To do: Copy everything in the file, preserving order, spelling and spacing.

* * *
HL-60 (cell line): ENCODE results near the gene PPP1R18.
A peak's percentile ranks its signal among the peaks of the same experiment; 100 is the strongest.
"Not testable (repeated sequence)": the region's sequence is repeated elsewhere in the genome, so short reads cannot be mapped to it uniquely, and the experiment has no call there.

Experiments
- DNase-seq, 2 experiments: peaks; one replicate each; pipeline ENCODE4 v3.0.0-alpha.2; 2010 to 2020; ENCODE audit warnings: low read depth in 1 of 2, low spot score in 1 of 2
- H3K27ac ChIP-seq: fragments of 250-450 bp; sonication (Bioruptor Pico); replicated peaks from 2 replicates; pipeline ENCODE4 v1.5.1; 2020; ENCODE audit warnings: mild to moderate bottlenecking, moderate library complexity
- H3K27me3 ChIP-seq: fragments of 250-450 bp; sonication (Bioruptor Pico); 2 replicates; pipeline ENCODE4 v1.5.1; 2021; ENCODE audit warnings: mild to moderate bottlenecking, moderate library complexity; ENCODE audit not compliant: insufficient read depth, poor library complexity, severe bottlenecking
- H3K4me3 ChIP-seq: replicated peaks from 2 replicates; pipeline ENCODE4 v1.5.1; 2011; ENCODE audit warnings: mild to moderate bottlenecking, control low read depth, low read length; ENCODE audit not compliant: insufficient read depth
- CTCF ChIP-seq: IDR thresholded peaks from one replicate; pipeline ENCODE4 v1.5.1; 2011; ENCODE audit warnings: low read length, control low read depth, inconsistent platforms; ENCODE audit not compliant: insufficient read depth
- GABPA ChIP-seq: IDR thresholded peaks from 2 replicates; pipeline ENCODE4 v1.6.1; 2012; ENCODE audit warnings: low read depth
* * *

HL-60 (cell line): ENCODE results near the gene PPP1R18.
A peak's percentile ranks its signal among the peaks of the same experiment; 100 is the strongest.
"Not testable (repeated sequence)": the region's sequence is repeated elsewhere in the genome, so short reads cannot be mapped to it uniquely, and the experiment has no call there.

Experiments
- DNase-seq, 2 experiments: peaks; one replicate each; pipeline ENCODE4 v3.0.0-alpha.2; 2010 to 2020; ENCODE audit warnings: low read depth in 1 of 2, low spot score in 1 of 2
- H3K27ac ChIP-seq: fragments of 250-450 bp; sonication (Bioruptor Pico); replicated peaks from 2 replicates; pipeline ENCODE4 v1.5.1; 2020; ENCODE audit warnings: mild to moderate bottlenecking, moderate library complexity
- H3K27me3 ChIP-seq: fragments of 250-450 bp; sonication (Bioruptor Pico); 2 replicates; pipeline ENCODE4 v1.5.1; 2021; ENCODE audit warnings: mild to moderate bottlenecking, moderate library complexity; ENCODE audit not compliant: insufficient read depth, poor library complexity, severe bottlenecking
- H3K4me3 ChIP-seq: replicated peaks from 2 replicates; pipeline ENCODE4 v1.5.1; 2011; ENCODE audit warnings: mild to moderate bottlenecking, control low read depth, low read length; ENCODE audit not compliant: insufficient read depth
- CTCF ChIP-seq: IDR thresholded peaks from one replicate; pipeline ENCODE4 v1.5.1; 2011; ENCODE audit warnings: low read length, control low read depth, inconsistent platforms; ENCODE audit not compliant: insufficient read depth
- GABPA ChIP-seq: IDR thresholded peaks from 2 replicates; pipeline ENCODE4 v1.6.1; 2012; ENCODE audit warnings: low read depth